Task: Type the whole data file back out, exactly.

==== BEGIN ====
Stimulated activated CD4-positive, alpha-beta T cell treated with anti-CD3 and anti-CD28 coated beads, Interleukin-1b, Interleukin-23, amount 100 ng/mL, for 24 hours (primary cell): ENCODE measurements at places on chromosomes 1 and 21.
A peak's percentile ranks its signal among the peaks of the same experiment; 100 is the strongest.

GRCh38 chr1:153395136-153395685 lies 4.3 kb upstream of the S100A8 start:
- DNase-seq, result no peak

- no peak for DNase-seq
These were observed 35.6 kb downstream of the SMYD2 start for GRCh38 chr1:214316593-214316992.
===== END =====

Stimulated activated CD4-positive, alpha-beta T cell treated with anti-CD3 and anti-CD28 coated beads, Interleukin-1b, Interleukin-23, amount 100 ng/mL, for 24 hours (primary cell): ENCODE measurements at places on chromosomes 1 and 21.
A peak's percentile ranks its signal among the peaks of the same experiment; 100 is the strongest.

GRCh38 chr1:153395136-153395685 lies 4.3 kb upstream of the S100A8 start:
- DNase-seq, result no peak

- no peak for DNase-seq
These were observed 35.6 kb downstream of the SMYD2 start for GRCh38 chr1:214316593-214316992.